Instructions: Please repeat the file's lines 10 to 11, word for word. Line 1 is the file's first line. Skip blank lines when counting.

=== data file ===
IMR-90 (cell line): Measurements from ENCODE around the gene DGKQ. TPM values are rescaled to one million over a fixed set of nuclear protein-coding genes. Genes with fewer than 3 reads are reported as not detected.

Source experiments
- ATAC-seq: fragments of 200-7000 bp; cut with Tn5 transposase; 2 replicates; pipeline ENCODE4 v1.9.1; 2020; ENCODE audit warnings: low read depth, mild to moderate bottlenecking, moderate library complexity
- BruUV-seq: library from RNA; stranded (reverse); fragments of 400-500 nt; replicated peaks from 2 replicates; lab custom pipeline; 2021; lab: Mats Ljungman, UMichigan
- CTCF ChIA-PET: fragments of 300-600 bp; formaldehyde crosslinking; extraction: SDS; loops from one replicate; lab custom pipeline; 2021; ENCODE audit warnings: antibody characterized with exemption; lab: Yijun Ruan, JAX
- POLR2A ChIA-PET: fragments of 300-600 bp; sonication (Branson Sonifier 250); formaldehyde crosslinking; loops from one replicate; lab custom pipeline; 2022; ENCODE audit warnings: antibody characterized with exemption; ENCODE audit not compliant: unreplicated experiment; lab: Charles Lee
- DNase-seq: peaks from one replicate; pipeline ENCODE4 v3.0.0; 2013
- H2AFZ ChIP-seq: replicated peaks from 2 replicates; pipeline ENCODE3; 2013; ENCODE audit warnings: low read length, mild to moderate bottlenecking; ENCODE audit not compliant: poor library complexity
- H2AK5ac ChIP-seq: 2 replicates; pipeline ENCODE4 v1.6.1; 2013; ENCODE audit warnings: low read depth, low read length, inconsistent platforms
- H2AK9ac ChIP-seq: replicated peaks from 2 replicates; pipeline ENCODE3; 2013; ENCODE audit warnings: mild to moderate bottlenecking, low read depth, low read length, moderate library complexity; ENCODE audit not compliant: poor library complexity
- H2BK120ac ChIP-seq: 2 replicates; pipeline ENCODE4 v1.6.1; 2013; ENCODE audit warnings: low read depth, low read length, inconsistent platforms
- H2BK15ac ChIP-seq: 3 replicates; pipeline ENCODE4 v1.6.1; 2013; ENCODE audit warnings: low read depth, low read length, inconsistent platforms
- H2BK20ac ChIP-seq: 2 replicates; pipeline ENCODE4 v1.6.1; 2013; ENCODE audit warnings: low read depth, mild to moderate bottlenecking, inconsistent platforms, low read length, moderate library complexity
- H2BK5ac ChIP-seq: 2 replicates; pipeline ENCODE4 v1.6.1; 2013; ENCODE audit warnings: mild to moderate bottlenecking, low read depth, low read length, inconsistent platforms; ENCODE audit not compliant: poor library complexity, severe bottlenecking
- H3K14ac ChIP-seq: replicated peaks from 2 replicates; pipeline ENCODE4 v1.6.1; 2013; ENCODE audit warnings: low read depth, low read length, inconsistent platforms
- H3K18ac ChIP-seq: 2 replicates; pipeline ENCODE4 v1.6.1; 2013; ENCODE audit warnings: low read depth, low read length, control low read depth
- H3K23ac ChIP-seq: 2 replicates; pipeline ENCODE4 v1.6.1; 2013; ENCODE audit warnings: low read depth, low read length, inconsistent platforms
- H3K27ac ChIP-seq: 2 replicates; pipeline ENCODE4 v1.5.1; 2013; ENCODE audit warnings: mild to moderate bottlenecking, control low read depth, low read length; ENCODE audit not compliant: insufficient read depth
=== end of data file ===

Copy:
- H2AK9ac ChIP-seq: replicated peaks from 2 replicates; pipeline ENCODE3; 2013; ENCODE audit warnings: mild to moderate bottlenecking, low read depth, low read length, moderate library complexity; ENCODE audit not compliant: poor library complexity
- H2BK120ac ChIP-seq: 2 replicates; pipeline ENCODE4 v1.6.1; 2013; ENCODE audit warnings: low read depth, low read length, inconsistent platforms